Why Are The Phoenix Suns Shutting Down Eric Bledsoe For The Season?

After resting Eric Bledsoe Wednesday night in a clear tanking move, are the Phoenix Suns shutting down their best player with a month left in the season?

In a game that could have some bearing on 2017 NBA Draft Lottery odds, the Phoenix Suns fell to the DeMarcus Cousins-less Sacramento Kings at home Wednesday night, 107-101.

It was a bad loss for a team that entered the 2016-17 season with loftier aspirations, but an important one for a rebuilding franchise that’s fully caved in to its blossoming youth movement.

The key to that defeat? As much as Skal Labissiere‘s career-high 32 points (including 21 in the fourth quarter) helped, it was largely Eric Bledsoe‘s absence that made the difference.

Bledsoe was not listed on the Suns’ injury report prior to game time, and no indication was given that he would sit out until rookie Tyler Ulis was announced as the starter. Ulis performed well in his first start, recording his first career double-double with 13 points and a career-high 13 assists, but the big question loomed: Why was Bledsoe out?

After the game, Suns head coach Earl Watson made sure to clarify that it was not his decision to rest the team’s best player, who is averaging 21.1 points, 6.3 assists, 4.8 rebounds and 1.4 steals per game this season.

“Management decision,” Watson said. “I don’t think any coaching staff would hold Bled out.”

With Bledsoe out, Brandon Knight figured to be a recipient of some backcourt minutes despite being a healthy scratch in all 10 games since the All-Star break. However, unlike Bledsoe, Knight was listed as “out” on the injury report just prior to game time.

Brandon Knight was available but before the game he got back spasms,” Watson said. “Tyler was going to start regardless, so we went with what we had.”

With no Bledsoe, no Knight and Leandro Barbosa (illness) leaving the game just before halftime, the Suns were severely shorthanded in the backcourt. Devin Booker went 6-for-26 from the field and seven-footer Alex Len rode the bench in crunch time while the shorter, more productive Alan Williams struggled to contain Labissiere’s career night and a 14-11-5-4-4 stat line from Willie Cauley-Stein.

But surely this was just a selective “rest” game for Bledsoe, right? It appears not (and don’t call me Shirley).

When asked if this was a one-time thing for Bledsoe — a player with an extensive knee injury history who was looking a little worn down and had shot 15-for-49 over his last three games — or if it was something we might see again moving forward, Watson replied:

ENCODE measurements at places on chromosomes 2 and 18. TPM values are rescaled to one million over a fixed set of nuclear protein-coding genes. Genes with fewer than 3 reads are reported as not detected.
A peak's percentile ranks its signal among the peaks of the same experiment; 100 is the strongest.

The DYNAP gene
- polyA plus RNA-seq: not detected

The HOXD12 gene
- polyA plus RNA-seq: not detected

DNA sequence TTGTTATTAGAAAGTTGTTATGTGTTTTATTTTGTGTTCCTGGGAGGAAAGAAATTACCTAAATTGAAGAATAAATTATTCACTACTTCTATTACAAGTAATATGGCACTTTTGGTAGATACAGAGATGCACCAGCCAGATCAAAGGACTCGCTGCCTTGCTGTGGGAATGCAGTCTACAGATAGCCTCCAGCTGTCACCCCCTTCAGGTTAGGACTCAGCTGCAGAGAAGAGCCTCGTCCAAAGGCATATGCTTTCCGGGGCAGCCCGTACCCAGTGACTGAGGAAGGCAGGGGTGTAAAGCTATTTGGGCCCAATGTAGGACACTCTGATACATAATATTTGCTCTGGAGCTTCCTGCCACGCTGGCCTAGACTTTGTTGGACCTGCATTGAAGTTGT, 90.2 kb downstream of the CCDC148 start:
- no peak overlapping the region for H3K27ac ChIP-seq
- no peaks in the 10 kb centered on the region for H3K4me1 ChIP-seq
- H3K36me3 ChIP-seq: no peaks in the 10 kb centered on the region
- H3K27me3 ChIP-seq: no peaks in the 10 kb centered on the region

I think if you talk to a lot of veteran reporters they can kind of tell you the answer to that question. [Laughs] But Bled’s been great, he had a great season, played at a high level, he’s been dominant all year and he took a big leap in the right direction.

“There’s still a lot of room for him to grow, he’s excited about continuing to be a professional and support his teammates, continue to practice, continue to develop — not just the physical tools of being a point guard, but the mental aspect.”

While Watson didn’t explicitly say that Bledsoe was shut down for the season, John Gambadoro of Arizona Sports 98.7 reported that this was the case. The Arizona Republic‘s Doug Haller confirmed the report, adding that Bledsoe had been playing through knee soreness.

Watson had been coy about the team’s shift to the youth movement since the All-Star break, subtly indicating that the full-scale change of focus was not his decision.

He’d implied in the past that while it was great to see the young players develop in extended minutes, it was not necessarily in the best interest of his job security in a league where head coaching vacancies become carousel rides.

However, if Bledsoe really is dealing with knee soreness, it makes perfect sense to shut him down in a lost season, even with four weeks and 14 games remaining.

That’s an awfully long time for the team’s best player to miss, but assuming Bledsoe’s all right as Watson implied, it signifies that general manager Ryan McDonough and owner Robert Sarver are fully onboard with the youth movement and embracing the tank as they try to secure a top-three draft pick.

With Tyson Chandler and Brandon Knight not playing since the All-Star break, it is a little curious, though, why the Suns didn’t deal more of their veterans away at the trade deadline if this was the plan.

At 27 years old, Bledsoe’s value was at an all-time high entering the break, so even though the front office believes he’s still on the same timeline as Devin Booker, it would’ve also made sense to move an injury-prone player for a considerable return — especially when the top of the 2017 NBA Draft class is loaded with point guards and Tyler Ulis is already showing so much potential.

Chandler was given the option to be traded or stay and help foster the youth movement, according to the Arizona Republic’s Doug Haller, and he chose to remain in Phoenix. Knight’s value may have sunk so low that putting together a deal for him would’ve been impossible.

In any event, with Bledsoe done for the season, the Suns currently own the league’s third-worst record — two games “ahead” of the Orlando Magic in the tank race and two games “behind” the Los Angeles Lakers the the No. 2 spot.

Bledsoe’s absence should help the Suns secure at least a top-three pick, keep him healthy for the long-term (or a summer trade) and free up more minutes for Ulis to develop. It’s a ballsy potential move with a month left in the season, but it could be one that signifies everyone is on the same page.

Well, almost everyone:


For a franchise approaching its 50th season without an NBA title — the longest championship drought in the association — this decision represents taking the wiser, more patient path back to contention.

Here’s hoping Bledsoe’s knee isn’t an ongoing problem, and that this is just a cutting-edge tanking maneuver.